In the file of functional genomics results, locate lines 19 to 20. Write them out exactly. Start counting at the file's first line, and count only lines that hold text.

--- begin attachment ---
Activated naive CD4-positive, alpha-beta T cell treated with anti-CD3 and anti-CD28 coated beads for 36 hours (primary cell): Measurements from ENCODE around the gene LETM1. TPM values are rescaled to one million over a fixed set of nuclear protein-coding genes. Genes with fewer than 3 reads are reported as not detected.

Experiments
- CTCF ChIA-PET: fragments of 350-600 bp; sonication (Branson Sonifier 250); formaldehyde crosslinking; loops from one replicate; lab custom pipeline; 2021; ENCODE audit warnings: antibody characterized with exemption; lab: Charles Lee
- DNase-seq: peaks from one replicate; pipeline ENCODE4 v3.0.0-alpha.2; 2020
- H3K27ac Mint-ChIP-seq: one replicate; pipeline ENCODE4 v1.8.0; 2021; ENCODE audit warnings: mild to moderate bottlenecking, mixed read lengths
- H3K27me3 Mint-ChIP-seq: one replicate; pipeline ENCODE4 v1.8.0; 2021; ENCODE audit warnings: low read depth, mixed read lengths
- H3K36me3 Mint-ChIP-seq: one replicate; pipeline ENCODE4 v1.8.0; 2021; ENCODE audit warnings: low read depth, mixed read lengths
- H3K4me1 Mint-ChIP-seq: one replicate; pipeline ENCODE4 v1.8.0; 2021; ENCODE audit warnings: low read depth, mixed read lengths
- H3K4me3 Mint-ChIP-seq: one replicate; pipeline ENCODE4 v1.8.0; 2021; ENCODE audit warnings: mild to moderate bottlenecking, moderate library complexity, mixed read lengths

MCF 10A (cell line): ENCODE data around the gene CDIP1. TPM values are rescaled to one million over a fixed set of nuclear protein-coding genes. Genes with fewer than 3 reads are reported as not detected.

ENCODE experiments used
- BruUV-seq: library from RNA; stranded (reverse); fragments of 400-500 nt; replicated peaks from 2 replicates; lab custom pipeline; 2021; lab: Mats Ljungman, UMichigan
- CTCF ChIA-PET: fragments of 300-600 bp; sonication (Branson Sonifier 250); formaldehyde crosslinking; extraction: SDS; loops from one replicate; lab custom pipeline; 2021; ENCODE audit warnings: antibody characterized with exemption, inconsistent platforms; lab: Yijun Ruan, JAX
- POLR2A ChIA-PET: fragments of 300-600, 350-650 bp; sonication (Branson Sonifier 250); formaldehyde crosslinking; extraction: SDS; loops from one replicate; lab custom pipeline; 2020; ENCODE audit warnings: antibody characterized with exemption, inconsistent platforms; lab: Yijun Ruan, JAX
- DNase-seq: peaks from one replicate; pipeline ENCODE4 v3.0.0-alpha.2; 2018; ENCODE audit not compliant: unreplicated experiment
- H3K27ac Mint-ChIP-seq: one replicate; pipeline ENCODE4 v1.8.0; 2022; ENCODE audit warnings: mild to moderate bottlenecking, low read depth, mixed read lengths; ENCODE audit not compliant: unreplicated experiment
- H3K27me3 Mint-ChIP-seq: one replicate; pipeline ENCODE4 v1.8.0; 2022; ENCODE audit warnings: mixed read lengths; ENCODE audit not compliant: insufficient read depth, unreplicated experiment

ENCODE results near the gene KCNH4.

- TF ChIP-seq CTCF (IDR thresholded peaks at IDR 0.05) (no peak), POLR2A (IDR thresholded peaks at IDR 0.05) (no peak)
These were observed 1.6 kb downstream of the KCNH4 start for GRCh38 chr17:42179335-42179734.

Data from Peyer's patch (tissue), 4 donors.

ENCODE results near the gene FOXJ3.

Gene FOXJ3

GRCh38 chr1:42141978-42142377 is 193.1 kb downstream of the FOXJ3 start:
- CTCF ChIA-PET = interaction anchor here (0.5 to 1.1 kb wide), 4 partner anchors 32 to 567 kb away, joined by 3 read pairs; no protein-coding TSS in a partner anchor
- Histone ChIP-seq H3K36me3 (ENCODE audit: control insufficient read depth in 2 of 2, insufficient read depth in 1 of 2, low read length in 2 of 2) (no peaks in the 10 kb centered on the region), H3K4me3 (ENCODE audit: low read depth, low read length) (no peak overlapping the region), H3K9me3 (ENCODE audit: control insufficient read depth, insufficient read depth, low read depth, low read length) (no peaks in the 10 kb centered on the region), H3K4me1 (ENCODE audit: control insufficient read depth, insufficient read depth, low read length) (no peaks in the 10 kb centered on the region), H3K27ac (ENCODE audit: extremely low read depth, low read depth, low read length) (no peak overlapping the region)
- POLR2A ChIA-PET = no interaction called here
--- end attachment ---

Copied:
- TF ChIP-seq CTCF (IDR thresholded peaks at IDR 0.05) (no peak), POLR2A (IDR thresholded peaks at IDR 0.05) (no peak)
These were observed 1.6 kb downstream of the KCNH4 start for GRCh38 chr17:42179335-42179734.